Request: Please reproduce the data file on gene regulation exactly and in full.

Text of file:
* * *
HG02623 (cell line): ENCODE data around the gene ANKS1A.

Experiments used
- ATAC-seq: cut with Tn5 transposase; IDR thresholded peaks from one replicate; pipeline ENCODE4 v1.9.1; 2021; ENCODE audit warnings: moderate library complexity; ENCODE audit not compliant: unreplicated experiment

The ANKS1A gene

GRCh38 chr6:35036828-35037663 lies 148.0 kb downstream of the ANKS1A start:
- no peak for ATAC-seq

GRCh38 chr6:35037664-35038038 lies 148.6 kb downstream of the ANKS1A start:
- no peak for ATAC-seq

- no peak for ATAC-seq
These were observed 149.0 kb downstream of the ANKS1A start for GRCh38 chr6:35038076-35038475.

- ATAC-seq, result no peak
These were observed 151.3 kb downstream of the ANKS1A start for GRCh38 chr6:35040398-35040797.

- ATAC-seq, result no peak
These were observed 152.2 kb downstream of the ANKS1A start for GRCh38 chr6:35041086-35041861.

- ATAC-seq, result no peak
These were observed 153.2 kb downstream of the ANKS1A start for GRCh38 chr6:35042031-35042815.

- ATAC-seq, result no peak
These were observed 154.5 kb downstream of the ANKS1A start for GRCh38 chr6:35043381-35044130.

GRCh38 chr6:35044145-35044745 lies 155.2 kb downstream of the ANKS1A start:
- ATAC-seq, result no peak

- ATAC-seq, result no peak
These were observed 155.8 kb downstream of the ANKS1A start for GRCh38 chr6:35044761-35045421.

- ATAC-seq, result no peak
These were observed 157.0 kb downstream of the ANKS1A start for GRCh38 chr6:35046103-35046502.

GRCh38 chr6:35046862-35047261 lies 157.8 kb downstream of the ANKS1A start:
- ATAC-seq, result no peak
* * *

HG02623 (cell line): ENCODE data around the gene ANKS1A.

Experiments used
- ATAC-seq: cut with Tn5 transposase; IDR thresholded peaks from one replicate; pipeline ENCODE4 v1.9.1; 2021; ENCODE audit warnings: moderate library complexity; ENCODE audit not compliant: unreplicated experiment

The ANKS1A gene

GRCh38 chr6:35036828-35037663 lies 148.0 kb downstream of the ANKS1A start:
- no peak for ATAC-seq

GRCh38 chr6:35037664-35038038 lies 148.6 kb downstream of the ANKS1A start:
- no peak for ATAC-seq

- no peak for ATAC-seq
These were observed 149.0 kb downstream of the ANKS1A start for GRCh38 chr6:35038076-35038475.

- ATAC-seq, result no peak
These were observed 151.3 kb downstream of the ANKS1A start for GRCh38 chr6:35040398-35040797.

- ATAC-seq, result no peak
These were observed 152.2 kb downstream of the ANKS1A start for GRCh38 chr6:35041086-35041861.

- ATAC-seq, result no peak
These were observed 153.2 kb downstream of the ANKS1A start for GRCh38 chr6:35042031-35042815.

- ATAC-seq, result no peak
These were observed 154.5 kb downstream of the ANKS1A start for GRCh38 chr6:35043381-35044130.

GRCh38 chr6:35044145-35044745 lies 155.2 kb downstream of the ANKS1A start:
- ATAC-seq, result no peak

- ATAC-seq, result no peak
These were observed 155.8 kb downstream of the ANKS1A start for GRCh38 chr6:35044761-35045421.

- ATAC-seq, result no peak
These were observed 157.0 kb downstream of the ANKS1A start for GRCh38 chr6:35046103-35046502.

GRCh38 chr6:35046862-35047261 lies 157.8 kb downstream of the ANKS1A start:
- ATAC-seq, result no peak